Recently, stakeholders have raised concern over the use of third-party data to further enhance its private label products, at the cost of the owners of the third-party sellers – the generators of this data. This is seen as a lack of good faith in its operations.

Amazon anticipates that its private-label brands should make up 10% of retail sales. (Business Insider)

5. 50% of Amazon’s product distribution is handled by outsourced suppliers.
A key competitive advantage of Amazon is its ability to meet tight delivery schedules, which is built into its value proposition. Amazon outsources 50% of its product distribution which exposes itself to external risks which can impact its operations. Amazon should look at bringing its full logistical and distribution requirements into its own domain to mitigate these risks.

Amazon distributed 2.5 billion packages in one year. (Investopedia)

6. There is a continued cybersecurity threat.
Although Amazon maintains a vast database of its clients’ details, security breaches have been limited. Its cybersecurity team is known to act swiftly and effectively in thwarting attacks on its systems. Although these systems are effective, malicious attacks are becoming increasingly sophisticated.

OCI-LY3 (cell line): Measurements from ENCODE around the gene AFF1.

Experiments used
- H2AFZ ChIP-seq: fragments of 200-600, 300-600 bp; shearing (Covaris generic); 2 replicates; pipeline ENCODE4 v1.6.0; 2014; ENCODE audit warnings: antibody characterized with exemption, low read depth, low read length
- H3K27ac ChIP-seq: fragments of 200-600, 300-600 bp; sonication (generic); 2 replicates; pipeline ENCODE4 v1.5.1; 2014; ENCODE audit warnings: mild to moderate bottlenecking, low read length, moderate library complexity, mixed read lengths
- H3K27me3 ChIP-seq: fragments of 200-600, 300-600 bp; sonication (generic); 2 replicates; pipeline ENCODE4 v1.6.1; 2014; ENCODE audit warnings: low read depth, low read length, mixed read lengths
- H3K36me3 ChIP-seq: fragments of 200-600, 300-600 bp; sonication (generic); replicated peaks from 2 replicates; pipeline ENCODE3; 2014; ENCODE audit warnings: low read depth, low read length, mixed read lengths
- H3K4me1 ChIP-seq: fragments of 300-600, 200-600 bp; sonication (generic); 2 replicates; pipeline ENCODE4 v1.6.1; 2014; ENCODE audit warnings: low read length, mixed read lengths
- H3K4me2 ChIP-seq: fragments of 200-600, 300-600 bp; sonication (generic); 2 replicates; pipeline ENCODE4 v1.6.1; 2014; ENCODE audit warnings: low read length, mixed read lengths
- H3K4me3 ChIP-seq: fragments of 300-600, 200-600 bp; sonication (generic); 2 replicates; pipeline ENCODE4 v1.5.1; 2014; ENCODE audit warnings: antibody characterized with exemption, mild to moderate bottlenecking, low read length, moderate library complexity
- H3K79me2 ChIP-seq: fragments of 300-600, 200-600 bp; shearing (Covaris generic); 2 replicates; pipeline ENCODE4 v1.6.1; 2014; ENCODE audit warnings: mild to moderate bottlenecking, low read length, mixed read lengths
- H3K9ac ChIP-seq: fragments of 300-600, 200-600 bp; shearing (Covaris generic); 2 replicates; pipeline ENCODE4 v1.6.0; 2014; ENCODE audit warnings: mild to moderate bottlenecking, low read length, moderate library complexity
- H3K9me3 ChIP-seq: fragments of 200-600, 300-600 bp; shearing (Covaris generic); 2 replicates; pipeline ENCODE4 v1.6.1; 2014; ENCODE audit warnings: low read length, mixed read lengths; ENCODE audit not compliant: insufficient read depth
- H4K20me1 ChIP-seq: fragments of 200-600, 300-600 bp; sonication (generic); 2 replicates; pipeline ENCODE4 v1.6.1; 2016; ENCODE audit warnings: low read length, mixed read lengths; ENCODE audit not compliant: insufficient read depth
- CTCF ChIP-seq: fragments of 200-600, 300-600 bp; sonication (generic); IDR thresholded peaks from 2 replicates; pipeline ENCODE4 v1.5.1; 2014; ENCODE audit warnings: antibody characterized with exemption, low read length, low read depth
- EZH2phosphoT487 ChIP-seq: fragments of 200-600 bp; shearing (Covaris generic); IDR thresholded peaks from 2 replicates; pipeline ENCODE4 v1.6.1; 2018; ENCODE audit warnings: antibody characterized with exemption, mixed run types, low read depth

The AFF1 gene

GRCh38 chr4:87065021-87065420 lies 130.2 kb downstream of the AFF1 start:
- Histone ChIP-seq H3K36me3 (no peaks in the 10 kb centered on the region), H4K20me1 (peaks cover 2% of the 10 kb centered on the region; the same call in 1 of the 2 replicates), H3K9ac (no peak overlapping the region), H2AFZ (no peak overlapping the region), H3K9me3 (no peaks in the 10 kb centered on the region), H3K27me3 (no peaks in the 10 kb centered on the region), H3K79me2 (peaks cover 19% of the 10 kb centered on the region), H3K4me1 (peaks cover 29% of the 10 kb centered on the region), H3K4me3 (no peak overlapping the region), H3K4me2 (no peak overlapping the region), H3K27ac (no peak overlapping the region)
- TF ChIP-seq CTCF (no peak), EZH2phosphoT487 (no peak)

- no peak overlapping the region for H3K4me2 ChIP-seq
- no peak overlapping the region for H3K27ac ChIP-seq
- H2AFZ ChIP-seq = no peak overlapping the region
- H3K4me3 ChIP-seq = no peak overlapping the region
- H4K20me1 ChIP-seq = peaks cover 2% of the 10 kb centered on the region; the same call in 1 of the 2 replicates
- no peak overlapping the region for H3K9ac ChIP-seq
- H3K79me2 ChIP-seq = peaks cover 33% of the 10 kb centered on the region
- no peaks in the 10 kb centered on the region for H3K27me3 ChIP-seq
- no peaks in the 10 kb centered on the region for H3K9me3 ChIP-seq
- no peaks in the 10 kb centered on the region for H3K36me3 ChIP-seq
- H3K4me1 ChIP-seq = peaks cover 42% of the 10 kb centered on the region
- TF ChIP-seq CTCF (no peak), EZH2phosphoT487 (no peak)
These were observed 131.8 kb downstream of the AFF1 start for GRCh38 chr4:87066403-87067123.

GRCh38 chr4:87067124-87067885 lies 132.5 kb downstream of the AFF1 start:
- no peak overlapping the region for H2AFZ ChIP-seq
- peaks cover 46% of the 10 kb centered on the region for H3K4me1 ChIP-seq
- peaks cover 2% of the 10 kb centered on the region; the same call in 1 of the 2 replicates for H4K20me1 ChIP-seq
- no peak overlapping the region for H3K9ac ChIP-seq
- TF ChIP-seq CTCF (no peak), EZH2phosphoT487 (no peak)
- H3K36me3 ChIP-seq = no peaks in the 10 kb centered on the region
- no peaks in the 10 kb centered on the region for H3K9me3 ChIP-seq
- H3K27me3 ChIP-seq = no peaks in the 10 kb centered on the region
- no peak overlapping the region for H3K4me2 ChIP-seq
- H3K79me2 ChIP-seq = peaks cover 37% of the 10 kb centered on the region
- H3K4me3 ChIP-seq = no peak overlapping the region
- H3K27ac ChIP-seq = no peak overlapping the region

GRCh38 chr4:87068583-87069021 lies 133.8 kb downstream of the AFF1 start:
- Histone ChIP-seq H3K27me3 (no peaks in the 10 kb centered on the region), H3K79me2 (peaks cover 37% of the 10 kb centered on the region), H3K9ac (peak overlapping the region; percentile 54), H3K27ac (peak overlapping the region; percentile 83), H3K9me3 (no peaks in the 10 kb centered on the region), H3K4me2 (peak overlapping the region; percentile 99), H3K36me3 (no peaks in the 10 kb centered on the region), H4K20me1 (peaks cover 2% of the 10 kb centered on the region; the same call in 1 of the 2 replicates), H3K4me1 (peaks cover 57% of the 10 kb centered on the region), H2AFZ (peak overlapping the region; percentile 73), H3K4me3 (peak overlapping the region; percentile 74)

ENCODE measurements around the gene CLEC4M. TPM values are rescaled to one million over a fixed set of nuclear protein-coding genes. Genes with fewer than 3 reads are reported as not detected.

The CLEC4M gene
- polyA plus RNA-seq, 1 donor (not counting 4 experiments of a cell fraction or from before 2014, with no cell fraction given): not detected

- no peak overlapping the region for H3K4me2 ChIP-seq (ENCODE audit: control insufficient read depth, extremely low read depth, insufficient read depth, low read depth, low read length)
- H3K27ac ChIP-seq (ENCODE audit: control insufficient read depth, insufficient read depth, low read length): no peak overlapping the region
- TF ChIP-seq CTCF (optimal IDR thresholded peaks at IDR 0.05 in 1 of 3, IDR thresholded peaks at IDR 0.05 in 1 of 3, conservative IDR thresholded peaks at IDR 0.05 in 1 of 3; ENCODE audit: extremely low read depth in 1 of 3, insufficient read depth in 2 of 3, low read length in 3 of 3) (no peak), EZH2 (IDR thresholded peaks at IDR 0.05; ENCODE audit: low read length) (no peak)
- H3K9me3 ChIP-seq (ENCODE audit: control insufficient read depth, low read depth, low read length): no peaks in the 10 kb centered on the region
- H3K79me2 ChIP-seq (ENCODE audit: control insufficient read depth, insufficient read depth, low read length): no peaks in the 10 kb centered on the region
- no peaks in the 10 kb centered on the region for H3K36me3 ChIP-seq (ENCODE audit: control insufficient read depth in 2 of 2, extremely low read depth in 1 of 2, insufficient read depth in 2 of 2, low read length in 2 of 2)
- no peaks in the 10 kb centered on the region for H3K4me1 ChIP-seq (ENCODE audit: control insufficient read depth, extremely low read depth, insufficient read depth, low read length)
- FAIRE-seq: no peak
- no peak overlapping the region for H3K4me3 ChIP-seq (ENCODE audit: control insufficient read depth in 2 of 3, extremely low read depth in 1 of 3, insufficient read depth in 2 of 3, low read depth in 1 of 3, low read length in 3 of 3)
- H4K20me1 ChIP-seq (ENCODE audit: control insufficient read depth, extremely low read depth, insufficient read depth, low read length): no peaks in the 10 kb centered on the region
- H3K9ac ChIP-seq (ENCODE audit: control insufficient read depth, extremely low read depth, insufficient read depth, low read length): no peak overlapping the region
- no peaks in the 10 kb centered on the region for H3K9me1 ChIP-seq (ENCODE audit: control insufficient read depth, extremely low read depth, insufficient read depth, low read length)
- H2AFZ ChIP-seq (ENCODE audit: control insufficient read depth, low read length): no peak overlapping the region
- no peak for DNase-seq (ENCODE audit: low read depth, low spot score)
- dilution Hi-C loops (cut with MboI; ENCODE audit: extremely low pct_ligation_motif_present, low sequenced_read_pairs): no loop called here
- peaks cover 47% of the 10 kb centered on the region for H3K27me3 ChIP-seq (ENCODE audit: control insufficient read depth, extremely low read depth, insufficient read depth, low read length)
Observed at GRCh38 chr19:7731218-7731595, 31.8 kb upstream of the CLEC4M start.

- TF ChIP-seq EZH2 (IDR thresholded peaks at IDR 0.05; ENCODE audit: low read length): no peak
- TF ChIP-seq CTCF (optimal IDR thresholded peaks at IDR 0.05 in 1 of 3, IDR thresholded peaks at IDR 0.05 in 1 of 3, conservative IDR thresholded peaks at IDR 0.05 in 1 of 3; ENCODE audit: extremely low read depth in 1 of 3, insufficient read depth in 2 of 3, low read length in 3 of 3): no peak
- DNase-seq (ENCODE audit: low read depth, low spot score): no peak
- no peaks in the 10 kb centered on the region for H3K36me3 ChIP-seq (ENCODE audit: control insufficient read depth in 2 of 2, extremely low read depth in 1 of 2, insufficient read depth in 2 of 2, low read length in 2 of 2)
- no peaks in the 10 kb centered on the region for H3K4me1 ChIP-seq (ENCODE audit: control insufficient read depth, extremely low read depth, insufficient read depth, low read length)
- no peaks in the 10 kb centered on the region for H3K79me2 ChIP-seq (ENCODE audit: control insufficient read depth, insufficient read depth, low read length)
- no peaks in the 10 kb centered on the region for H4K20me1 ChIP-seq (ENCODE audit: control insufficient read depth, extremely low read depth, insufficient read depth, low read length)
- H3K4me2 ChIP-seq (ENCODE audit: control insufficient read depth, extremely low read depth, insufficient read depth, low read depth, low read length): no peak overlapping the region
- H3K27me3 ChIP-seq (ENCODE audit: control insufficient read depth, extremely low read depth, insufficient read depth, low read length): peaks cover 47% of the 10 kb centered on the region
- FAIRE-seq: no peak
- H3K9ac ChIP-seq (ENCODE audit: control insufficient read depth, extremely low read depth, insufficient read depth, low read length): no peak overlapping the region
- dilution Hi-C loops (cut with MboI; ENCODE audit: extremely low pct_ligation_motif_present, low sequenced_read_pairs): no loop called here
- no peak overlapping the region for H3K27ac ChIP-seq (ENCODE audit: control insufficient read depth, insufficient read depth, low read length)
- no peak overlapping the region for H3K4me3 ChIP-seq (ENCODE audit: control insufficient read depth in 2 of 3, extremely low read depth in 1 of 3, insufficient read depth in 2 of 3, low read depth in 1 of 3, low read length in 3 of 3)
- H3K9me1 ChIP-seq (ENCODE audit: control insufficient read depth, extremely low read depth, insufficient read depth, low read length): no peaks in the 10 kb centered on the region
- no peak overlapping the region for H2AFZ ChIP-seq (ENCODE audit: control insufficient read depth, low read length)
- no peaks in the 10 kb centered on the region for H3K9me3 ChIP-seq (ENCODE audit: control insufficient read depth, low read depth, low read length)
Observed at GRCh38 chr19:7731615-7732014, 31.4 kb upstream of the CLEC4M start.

Amazon Web Services (AWS) thwarted a 2.3 Tbps High Volume Ddos attack on its servers – 44% larger than anything the company had previously experienced. (Cybersecurity Insiders)

Although there are areas of great opportunity for Amazon, it will continue to prove its strategy and operations in the markets that it operates. Amazon has shown incredible resilience in an environment that is characterized by change and disruption. By continuing to invest in its future, ensuring a hardened efficiency in its operations, and a continued pursuit of value, Amazon ensures that it has entrenched itself as a market leader for a long time to come. As the rate of change increases, time will tell if its futureproofing will pay dividends.